Allen Frady is a senior consultant for Optum360. His experience includes areas in management, implementation, education and clinical practice.  With 20 years in healthcare, he provides clients assistance in the areas of documentation, program implementation and compliance.  His background includes critical care nursing, coding, auditing, utilization review, and documentation improvement.
Contact the Author
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Friday, July 31, 2015

Next up on my "Webinar Circuit" ICD-10pcs Training for Ultrasound...

AudioEducator and myself are happy to extend to you a $20.00 discount on the session..  This makes is only $177.00 for the training (what a DEAL!!!)  when you can have the entire group listen in for the same price and get the discount.  Use Promo Code  "Webb20" at checkout!  I hope to "hear you are there" ...  :)  Use the link below...  and I've included a pic of the flyer...


Get $20 Off On Registering NOW!
(Use Codé "Webb20" at Checkóut )

Speaker: Lori-Lynne A. Webb
Live Webinar
 Wednesday, August 19, 2015
Time: 1 pm ET | 12 pm CT | 11 am MT | 10 am PT
Length: 60 minutes
Get Hands-on Coding and Documentation Strategies to Put In Place in Preparation for ICD-10 PCS
With the complete revamp of procedural coding in ICD-10 PCS, good clinical documentation helps to “tell the story”. ICD-10 PCS will provide a more complete clinical picture of patient care, reduce risk, and/or manage risk, in addition to providing a more complete picture of their medical/clinical rècords (HIPAA), and the entire coding/billing processes for reimbursement from 3rd pàrty payers and ìnsurance companies. Hence, becoming proficient in coding ICD-10 PCS is a priority, as the conversion deadline is fast approaching.

Join expert speaker Lori-Lynne A. Webb, in this 60-minute webinar to help you and your facility provide clear cut and accurate coding to substantiate  medical necessity and “proof” when claims are submitted to 3rd pàrty carriers (ìnsurance companies) for reimbursement.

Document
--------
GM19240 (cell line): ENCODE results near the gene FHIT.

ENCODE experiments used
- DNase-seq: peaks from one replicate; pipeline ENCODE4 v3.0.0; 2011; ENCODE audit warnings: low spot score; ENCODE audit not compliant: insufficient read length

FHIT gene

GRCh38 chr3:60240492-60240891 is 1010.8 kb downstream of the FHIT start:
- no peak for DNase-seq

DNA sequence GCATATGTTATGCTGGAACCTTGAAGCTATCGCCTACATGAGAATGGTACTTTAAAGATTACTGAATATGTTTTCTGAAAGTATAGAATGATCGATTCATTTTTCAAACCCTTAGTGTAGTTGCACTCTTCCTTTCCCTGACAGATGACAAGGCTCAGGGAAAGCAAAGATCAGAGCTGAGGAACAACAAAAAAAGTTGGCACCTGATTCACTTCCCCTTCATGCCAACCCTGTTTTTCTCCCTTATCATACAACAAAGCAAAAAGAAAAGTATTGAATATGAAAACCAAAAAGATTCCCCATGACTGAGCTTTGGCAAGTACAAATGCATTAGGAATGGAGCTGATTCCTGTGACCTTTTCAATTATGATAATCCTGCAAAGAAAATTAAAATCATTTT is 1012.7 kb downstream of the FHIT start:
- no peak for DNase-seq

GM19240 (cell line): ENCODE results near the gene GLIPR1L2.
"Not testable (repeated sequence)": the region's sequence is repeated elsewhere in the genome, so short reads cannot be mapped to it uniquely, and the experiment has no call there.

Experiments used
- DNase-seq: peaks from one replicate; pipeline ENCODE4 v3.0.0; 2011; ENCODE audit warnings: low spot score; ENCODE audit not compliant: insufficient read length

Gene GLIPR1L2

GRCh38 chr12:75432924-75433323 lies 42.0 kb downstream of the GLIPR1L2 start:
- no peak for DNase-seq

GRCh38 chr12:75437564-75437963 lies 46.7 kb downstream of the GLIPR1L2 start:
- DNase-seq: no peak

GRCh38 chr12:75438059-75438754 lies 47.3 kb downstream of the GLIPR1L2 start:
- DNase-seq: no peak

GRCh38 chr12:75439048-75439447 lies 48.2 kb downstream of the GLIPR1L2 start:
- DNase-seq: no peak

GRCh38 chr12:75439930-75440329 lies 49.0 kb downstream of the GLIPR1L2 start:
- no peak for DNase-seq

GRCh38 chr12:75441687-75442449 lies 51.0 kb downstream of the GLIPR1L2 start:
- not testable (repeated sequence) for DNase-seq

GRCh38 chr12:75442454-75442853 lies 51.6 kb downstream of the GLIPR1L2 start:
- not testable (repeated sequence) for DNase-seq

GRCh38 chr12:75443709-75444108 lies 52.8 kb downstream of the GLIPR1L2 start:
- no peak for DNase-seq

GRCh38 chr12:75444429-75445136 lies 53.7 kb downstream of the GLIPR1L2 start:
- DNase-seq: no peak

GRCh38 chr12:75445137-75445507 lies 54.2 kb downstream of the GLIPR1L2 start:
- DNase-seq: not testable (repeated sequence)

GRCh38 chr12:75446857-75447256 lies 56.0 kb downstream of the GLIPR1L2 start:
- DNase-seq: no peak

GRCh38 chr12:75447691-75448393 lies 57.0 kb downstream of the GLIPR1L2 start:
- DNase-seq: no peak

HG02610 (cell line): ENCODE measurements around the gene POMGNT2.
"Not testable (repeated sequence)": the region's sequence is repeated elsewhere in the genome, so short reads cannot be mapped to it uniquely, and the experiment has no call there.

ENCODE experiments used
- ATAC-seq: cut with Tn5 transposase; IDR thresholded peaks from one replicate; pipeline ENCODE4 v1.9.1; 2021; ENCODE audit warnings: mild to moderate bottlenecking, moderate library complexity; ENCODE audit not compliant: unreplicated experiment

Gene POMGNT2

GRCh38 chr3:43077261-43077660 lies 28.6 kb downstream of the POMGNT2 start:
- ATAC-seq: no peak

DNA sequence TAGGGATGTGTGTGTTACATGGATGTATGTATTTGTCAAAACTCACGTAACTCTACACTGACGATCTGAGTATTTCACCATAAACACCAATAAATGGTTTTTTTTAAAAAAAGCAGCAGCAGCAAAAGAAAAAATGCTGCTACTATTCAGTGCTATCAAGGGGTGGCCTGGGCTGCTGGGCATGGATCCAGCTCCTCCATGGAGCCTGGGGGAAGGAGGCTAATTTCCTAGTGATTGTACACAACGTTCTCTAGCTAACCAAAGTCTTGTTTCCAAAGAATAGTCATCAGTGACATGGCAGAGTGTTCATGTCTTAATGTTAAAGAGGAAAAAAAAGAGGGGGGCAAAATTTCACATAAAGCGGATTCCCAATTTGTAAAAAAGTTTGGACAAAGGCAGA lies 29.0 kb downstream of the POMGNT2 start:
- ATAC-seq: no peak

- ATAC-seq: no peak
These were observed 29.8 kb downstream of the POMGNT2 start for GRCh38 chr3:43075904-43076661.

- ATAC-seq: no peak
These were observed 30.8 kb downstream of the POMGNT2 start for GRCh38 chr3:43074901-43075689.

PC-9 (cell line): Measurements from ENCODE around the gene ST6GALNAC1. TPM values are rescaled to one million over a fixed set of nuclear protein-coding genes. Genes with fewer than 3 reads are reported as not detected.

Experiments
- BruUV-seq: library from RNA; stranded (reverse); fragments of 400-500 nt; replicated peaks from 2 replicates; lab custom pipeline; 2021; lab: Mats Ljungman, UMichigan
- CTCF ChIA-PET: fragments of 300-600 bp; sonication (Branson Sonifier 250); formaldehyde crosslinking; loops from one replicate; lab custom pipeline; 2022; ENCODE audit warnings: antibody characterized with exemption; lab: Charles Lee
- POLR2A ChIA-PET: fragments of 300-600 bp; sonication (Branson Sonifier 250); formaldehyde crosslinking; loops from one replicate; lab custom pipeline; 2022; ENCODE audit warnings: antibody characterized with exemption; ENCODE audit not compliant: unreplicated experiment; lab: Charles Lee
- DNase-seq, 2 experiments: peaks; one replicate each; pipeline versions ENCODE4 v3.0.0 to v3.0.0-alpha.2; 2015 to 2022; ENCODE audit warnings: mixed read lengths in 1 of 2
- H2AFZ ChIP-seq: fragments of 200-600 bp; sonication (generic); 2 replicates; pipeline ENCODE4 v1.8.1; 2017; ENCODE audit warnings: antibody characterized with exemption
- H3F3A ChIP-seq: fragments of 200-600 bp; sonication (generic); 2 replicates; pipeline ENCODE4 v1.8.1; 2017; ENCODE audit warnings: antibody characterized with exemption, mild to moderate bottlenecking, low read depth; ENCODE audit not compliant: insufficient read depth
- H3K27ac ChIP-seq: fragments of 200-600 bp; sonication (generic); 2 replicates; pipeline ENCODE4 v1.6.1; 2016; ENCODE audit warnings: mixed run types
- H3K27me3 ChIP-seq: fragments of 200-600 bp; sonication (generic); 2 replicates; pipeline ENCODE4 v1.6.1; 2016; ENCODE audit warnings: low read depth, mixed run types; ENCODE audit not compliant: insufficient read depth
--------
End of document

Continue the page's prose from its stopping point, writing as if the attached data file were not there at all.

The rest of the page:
This webinar will provide in depth clinical documentation strategies for facilities and Hospital based ultrasound techs and coders to put in place in preparation for the conversion to ICD-10 PCS. The concept behind this is to prepare staff and coders regarding the changes in ICD-10 PCS from ICD-9 Volume 3.

Lori-Lynne will also cover strategies to help providers document more clearly and concisely for the needs of ICD-10 PCS. The rationale behind this educatìon is to help the providers themselves be better prepared to document clearly, so their coders/billers/managers can more easily and successfully choose the correct ICD-10 PCS code and make the transition to ICD-10 PCS more seamless.

This is the nuts & bolts of what is encompassed within a patient vìsit to the facility for OB ultrasound and Gyn and Pelvic ultrasound. The vìsit can be long or short, but the documentation must “tell the story” of why the patient is seeking care, what is being evaluated, why it was evaluated, and the plan of care moving forward.
 Read more
Areas covered in the session:
·  Documenting clearly the “why” and in-depth detail of that care so that providers who view the rècord can understand what was done and why
·  Discussion on the providers’ documentation “proof” and “medical necessity” needed to bill 3rd pàrty payer’s for the patients’ vìsit with you
·  Correct usage of the ICD-10 PCS tables to “tell the story” of the ultrasound procedure and how it cross codes back to ICD-9 volume 3
·  AIUM documentation protocol guidelines for ICD-10 PCS
·  Good clinical documentation strategies for use in preparation for the ICD10 PCS changeover onOctober 1, 2015.
·  And more